Californian's boilers

Julian Atkins

Julian Atkins

Member
Hi Harland,

I do find it very difficult to navigate this site...

In the course of trying to find another thread tonight came across the following...

Californian A Dundee Story

Looks like Deborah found something similar a few years ago.

Cheers,

Julian
 
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Harland Duzen

Member
Good research Harland, thanks for sharing. You have piqued my interest in the Californian, I will have to do some further reading.

Sad that she was sunk during WWI and the wreck has never been found.

Hi Harland,

I do find it very difficult to navigate this site...

In the course of trying to find another thread tonight came across the following...

Californian A Dundee Story

Looks like Deborah found something similar a few years ago.

Cheers,

Julian

Thank you Rancor (I'm glad to have intrigued you), and Thank you for the link Julian.

Also for anyone / everyone interested, I decided to write a mini-paper that will put all the Californian's newspaper articles into one place. The paper will mainly cover her construction up till her departure on her maiden voyage and give a mini summary of her subsequent career and lasting impact on the town. This should take a few weeks, but it should be finished and published here* by the end of September.

I might go a bit quiet on this topic for a bit, but what I learnt from the articles so far, turns out that the Californian had the same steering gear the Titanic had (of the Wilson-Pirrie type) and I found a brief description of how her Dynamos worked and where they were located.

Watch this space! :D

*I will probably put it onto it's own thread.
 
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Harland Duzen

Member
Just to give an update on the Californian Boiler Photos on the Dundee City Archive Flickr Page, The photos are likely dated wrong and had to have been taken on the 30th November, NOT the 29th.

Newspaper articles seem to agree that the Starboard Boiler didn't reach Reform Street and get stuck until 4AM of the 30th where it remained stuck during the day until midnight.

They are still the Californian's as no other boilers were moved during this time and several articles about the Californian mention planks being rested against the nearby building (then a branch of the Bank of Scotland) to prevent or soften any impact of the Boiler rolling off the bogey it was on (as seen in the Flickr photos).
 
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Harland Duzen

Member
Hello everyone, the website's been a bit quiet lately, but I'm just writing to say that:

A) The paper is going according to schedule and the amount of crazy facts and trivial stuff that happened around the Californian is crazy. To give another fact, she could have been built 50 - 70 ft longer had the docks not been so small.

B) On the topic of why no passengers were on board, I been recently checking newspaper listings of ship departures in the Royal Docks, London, and weirdly the Californian is never mentioned and in adverts for the Leyland Line only the Cestrian is advertised as taking passengers from the docks.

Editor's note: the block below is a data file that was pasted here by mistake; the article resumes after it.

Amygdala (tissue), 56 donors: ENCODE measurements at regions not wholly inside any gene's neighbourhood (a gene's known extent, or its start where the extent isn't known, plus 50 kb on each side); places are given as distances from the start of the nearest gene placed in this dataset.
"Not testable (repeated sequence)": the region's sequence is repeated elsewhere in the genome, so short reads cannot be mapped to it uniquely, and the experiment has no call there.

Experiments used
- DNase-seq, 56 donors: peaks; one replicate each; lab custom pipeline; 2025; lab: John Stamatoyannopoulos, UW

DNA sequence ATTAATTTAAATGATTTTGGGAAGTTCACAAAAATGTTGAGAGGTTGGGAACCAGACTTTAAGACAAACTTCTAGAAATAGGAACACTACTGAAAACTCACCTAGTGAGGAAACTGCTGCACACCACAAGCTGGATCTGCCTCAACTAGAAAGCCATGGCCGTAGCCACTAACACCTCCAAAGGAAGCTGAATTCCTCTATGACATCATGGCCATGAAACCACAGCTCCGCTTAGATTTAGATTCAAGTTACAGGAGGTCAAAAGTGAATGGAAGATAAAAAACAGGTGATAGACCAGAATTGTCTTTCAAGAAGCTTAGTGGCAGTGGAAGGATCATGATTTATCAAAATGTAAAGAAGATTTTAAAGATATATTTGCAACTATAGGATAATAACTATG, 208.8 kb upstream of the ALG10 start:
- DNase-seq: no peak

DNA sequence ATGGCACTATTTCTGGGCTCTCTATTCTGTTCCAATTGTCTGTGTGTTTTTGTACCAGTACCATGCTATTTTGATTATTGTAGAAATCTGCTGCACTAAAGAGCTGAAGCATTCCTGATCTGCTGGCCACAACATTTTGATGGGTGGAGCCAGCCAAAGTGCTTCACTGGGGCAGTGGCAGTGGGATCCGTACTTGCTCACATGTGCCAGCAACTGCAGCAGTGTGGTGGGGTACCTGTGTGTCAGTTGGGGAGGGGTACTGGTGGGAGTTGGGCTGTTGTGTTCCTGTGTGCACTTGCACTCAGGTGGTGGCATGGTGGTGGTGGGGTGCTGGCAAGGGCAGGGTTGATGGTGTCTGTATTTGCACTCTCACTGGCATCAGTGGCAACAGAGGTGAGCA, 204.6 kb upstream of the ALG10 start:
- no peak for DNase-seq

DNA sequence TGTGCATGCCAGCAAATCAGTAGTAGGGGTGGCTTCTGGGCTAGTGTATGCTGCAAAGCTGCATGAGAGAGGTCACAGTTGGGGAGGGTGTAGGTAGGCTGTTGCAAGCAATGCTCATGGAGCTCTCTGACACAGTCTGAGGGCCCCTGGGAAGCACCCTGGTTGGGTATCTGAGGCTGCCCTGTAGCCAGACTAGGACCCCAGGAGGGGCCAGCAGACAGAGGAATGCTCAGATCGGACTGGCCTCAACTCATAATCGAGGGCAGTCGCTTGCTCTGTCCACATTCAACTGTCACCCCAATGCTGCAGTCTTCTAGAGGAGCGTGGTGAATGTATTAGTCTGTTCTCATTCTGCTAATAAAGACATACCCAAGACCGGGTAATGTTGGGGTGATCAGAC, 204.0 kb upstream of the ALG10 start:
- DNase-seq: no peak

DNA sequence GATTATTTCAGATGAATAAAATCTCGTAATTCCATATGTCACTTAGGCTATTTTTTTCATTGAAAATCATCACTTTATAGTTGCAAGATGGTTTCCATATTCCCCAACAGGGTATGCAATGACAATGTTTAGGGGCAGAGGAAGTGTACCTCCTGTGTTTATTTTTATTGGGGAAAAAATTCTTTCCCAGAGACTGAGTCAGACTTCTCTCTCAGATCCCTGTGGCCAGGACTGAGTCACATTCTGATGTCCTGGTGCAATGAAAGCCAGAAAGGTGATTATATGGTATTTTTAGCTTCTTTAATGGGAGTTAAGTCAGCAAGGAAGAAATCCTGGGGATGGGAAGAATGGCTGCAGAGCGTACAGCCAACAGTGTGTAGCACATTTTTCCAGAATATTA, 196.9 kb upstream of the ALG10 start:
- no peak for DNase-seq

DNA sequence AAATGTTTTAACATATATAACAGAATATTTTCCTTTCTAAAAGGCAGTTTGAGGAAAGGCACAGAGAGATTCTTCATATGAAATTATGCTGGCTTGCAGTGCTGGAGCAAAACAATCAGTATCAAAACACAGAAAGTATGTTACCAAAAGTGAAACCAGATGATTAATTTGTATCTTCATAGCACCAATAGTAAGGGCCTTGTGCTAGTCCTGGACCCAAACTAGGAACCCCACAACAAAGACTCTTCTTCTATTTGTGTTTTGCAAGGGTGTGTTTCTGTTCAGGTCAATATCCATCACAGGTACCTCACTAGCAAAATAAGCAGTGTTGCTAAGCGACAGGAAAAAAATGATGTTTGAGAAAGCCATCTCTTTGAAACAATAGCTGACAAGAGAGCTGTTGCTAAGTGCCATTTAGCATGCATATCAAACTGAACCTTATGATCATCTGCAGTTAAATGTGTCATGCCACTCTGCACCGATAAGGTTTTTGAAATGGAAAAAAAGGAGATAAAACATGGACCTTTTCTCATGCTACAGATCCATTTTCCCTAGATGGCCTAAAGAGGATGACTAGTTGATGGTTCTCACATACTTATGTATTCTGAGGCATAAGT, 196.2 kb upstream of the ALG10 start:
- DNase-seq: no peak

Perhaps due to economic reasons or the fact the Californian was tramp steaming and never had a fixed port to sail to or from at that time meant it was unnecessary to carry passengers.
 
Mike Spooner

Mike Spooner

Member
Harland,
Just a matter of interested looking through paperwork for California did you come across, what was her cargo?
 
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Harland Duzen

Member
I afraid Mike that (currently) I've found no info about her cargo on her "Titanic" Voyage. But I will keep looking.

However among what she "could" carry in general, I read that she could possibly carry cattle.

Hope this helps.
 
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Harland Duzen

Member
UPDATE: Good News, I've found a mention of the Californian in London! :)

The attached photo is from the London Daily News April 2nd 1912, Page 6. It would appear that the Californian arrived in London on April 1st from Havre?

I've found no mention of her departure (or cargo) yet, but it's a start.

Californian Arrival London Daily News April 2 1912 Page 6
 
Mike Spooner

Mike Spooner

Member
Hi Harland,
You mention Havre. That could go towards one claim she was carrying a rejected cotton bails for France. However why would the ship be going to Boston and not further south towards the cotton fields of USA?
 
Julian Atkins

Julian Atkins

Member
On the topic of why no passengers were on board, I been recently checking newspaper listings of ship departures in the Royal Docks, London, and weirdly the Californian is never mentioned and in adverts for the Leyland Line only the Cestrian is advertised as taking passengers from the docks.

Hi Harland,

The Leyland Line vessel SS Cestrian I agree is one of the usual candidates for the regular weekly London - Boston voyage at the time.

Interestingly the SS Cestrian played a part in the Titanic story, as it was upon this ship that Gill (as a passenger) sailed from the USA to Liverpool on 5th May 1912.

The Californian going to Le Havre is covered in your quoting of Aaron's research in your post 31 and my reply post 32.

Reade quotes The Californian then getting to the Port of London [from Le Havre] on 30th March 1912. Given that we now know Reade and Harrison were ignorant of the Le Havre stop, and the story of Ms Marie Leleun, I am quite happy to accept your date of 1st April of The Californian arriving in the Port of London, instead of Reade's 30th March.